In the past, women were rarely able to attend university. It was only in the 20th century that the growing number of women undertaking university courses began to significantly impact the demographics of graduates of higher education. However, much like in the workplace, the acceptance of women in higher education was and continues to bear the mark of the structural inequalities of patriarchal society.
The first areas of study in which women were accepted into higher education were in education and healthcare; care-giving tasks that were more easily justified by their similarity to women's’ roles in society.
Although we, as women, now have access to all disciplines and professions, there remains a horizontal segregation when it comes to academic enrolment: we continue to “choose” to study for work as caregivers.
Moreover, when we enrol in male-dominated courses of study, we continue to more “feminised” specialisations. For example, women lawyers tend to specialise in family law rather than criminal law; similarly, women doctors are frequently paediatricians and rarely surgeons.
The few successful women in these fields have often only seen their abilities recognised after overcoming serious marginalisation, mistreatment and extraordinary demands.
What seems like merit is actually discrimination
On the other hand, even within the disciplines in which women make up over 50% of graduates, we still run up against a glass ceiling limiting our ability to access leadership positions within academic and professional fields, whether within institutions of higher education or not, within both the public and private sectors.
While a university degree may increase the chances of securing higher salaried employment with better working conditions, women still find themselves in a worse position than men who hold equal qualifications: the ever-persistent wage gap is incontestable proof of this inequality.
Within academic institutions, women tend to take lower-ranking positions in which the working conditions are more precarious, with relatively far fewer women holding university administrative positions or serving as directors of centres, laboratories, chairs or projects.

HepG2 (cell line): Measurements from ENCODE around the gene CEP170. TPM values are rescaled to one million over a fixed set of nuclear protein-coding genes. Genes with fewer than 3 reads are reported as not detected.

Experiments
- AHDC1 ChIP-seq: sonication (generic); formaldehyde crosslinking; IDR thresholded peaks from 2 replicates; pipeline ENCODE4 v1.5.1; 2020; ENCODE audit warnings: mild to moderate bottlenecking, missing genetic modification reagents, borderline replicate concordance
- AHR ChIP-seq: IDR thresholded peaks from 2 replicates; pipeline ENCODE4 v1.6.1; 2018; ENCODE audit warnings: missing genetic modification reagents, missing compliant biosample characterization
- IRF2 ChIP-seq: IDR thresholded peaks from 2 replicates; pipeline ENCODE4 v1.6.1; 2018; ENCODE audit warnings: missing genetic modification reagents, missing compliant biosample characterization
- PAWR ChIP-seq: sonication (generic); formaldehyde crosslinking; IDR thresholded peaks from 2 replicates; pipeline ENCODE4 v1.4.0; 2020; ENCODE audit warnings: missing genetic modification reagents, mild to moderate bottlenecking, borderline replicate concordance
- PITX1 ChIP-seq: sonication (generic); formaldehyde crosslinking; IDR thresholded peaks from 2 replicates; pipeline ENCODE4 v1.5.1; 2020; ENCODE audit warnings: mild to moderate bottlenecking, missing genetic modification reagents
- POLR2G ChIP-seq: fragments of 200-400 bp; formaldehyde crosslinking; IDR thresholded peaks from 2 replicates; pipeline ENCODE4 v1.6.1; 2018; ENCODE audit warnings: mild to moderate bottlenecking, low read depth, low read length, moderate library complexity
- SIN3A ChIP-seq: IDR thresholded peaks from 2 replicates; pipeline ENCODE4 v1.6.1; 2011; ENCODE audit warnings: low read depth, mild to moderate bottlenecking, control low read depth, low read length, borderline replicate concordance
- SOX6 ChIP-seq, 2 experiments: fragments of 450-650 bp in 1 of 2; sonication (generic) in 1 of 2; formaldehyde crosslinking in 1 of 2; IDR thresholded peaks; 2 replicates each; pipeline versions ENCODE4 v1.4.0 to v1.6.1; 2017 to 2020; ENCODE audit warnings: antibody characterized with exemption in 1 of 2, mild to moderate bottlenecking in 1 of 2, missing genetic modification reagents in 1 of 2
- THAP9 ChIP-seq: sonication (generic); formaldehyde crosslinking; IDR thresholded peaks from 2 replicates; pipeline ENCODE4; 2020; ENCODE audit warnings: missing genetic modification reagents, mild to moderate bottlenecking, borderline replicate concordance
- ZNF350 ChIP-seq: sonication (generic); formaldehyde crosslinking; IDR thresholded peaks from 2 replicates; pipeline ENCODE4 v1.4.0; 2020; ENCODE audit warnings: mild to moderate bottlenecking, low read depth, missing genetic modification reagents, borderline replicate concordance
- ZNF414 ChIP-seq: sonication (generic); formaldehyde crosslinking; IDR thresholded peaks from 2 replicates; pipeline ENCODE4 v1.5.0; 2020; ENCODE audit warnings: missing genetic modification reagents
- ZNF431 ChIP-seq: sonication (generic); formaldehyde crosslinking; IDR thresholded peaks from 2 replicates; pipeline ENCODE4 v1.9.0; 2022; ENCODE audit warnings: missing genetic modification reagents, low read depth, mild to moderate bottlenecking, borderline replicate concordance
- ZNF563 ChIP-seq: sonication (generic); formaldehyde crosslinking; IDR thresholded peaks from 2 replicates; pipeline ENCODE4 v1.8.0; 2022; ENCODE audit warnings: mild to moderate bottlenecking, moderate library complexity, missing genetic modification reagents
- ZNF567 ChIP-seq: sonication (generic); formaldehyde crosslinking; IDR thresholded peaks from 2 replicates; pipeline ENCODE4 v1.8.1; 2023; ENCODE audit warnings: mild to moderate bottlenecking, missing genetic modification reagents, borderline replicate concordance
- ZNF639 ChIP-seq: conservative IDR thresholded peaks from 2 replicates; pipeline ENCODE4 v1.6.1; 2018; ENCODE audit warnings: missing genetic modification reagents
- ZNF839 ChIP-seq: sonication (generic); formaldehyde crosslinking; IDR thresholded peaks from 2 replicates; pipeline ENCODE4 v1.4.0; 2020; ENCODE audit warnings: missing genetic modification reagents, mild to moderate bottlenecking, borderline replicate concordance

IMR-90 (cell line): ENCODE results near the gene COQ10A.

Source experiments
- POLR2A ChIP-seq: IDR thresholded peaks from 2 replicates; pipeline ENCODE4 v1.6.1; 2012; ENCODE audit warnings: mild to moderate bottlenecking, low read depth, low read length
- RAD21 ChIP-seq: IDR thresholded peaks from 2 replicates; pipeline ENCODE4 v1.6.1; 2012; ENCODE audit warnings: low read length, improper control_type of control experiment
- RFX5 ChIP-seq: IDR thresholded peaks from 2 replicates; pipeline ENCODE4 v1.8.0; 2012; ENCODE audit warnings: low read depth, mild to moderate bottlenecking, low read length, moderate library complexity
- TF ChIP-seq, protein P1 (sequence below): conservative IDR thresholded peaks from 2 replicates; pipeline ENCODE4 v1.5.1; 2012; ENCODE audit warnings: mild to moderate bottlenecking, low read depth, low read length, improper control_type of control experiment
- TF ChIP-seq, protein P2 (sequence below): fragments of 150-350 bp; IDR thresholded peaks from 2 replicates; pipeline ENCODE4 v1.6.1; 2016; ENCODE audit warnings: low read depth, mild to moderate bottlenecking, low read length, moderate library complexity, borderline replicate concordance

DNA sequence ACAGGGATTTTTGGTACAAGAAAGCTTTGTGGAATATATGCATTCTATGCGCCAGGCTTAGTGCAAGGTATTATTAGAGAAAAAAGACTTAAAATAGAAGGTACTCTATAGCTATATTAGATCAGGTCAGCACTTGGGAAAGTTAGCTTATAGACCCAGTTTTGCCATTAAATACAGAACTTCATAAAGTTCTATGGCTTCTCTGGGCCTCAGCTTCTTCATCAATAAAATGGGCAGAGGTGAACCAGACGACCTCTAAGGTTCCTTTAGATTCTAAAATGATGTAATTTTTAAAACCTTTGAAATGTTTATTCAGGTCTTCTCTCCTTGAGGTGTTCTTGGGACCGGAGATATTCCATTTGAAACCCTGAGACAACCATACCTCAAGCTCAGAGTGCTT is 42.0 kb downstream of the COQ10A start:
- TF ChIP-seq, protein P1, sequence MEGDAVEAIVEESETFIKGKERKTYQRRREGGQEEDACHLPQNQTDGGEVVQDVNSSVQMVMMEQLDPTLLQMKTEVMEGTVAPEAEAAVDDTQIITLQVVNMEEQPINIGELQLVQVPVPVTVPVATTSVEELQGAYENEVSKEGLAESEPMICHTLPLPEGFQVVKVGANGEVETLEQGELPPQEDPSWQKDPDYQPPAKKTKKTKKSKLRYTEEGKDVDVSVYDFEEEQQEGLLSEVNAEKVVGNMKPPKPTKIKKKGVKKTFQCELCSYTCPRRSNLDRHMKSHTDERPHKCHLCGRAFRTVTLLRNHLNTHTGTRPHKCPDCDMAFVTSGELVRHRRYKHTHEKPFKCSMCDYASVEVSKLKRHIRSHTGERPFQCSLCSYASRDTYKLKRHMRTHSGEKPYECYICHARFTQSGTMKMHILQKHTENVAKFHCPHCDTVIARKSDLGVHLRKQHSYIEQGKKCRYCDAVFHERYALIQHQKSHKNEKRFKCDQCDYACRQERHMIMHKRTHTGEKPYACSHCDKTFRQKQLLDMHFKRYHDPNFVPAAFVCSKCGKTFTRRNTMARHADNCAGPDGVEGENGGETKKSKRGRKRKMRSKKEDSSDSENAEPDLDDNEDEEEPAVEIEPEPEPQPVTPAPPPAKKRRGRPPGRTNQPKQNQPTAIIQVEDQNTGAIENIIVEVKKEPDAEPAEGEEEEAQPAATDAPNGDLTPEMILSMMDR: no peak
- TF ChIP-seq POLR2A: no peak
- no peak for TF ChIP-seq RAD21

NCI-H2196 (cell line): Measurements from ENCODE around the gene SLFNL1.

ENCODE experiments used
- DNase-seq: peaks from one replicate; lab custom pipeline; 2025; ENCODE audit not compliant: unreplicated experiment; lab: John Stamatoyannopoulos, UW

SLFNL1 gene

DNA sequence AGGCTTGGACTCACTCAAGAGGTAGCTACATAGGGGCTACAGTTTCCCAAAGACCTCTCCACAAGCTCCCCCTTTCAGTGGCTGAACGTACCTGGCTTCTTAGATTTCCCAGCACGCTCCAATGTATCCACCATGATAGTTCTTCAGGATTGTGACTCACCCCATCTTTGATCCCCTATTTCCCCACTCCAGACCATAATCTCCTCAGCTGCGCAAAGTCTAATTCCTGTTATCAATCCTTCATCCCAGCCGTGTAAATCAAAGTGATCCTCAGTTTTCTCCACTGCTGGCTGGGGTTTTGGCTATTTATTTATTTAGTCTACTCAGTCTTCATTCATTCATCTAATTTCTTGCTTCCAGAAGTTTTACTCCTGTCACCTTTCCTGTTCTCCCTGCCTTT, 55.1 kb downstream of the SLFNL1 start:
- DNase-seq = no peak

We ought to be struck by how, in an environment that purports itself to be based around criteria that seek to reward individual efforts and levels of capabilities equally with a view to fostering scientific creativity and critical thinking, there are so many powerful underlying mechanisms of exclusion, discrimination and violence.
Meritocracy is an ideology that helps legitimise inequalities. To the extent that it attributes individual responsibility to the outcomes it seeks to reward, it also serves to conceal the structural conditions that either facilitate or impede these achievements. By not considering personal circumstances and the inequality of material and resources at an individual’s disposal when it comes to accomplishing an activity, meritocracy inadvertently rewards those who can take advantage of these differences.
This observation, which also serves to help analyse the propagation of socio-economic inequalities in general, enables us to examine the question of gender in the academic world under a different light. It may, in fact, constitute the foundation for a powerful critique of institutions that, despite their liberal façade, both conceal and promote authoritarianism.
Gender equality, strong unionism
What happens to us as women in university? Firstly, domestic and care-giving responsibilities continue to be considered as women’s work. The decision to delegate, negotiate or postpone is considered a woman’s responsibility.
In this way, their ability (in terms of available time, energy or attention) to pursue demanding, competitive careers is limited in a way that men are completely unaffected. Secondly, mechanisms of discrimination are generally insidious, yet they also instil in women permanent doubts about their true capabilities.
Never free from the obligation to justify our own successes, we often have to prove how exactly we got to where we are through academic effort alone, and not through the dark powers of the threatening “witches” we are always on the verge of becoming.
The university becomes a space in which growing competition within the new forms of academic work are further exacerbated by a traditional hierarchical structure justified by meritocracy; these circumstances favour innumerable situations of abuse of power and sometimes even violence, with women being particularly affected.
Within this context, the incorporation of gender-based perspectives in union agendas is crucial in combating an inadmissible form of inequality best conceived of as unjust working conditions. This lays the foundation for a criticism of the current organisation of academic work that may contribute to the democratic transformation of higher education.
This requires implementing gender equality policies within unions themselves. Incorporating within their leadership and founding principles the comprehension of this problem, and developing union intervention strategies. This includes quotas or parity policies for the integration of colleges to university governments, differentiating criteria for academic evaluation, egalitarian licensing procedures, childcare facilities, institutional protocols for dealing with situations of gender-based violence, etc.
It is also necessary to foster women's leadership and eliminate the forms of violence and discrimination that silence the voices of women within organisations in order to make them stronger, more representative, more democratic and better equipped to continue the struggle.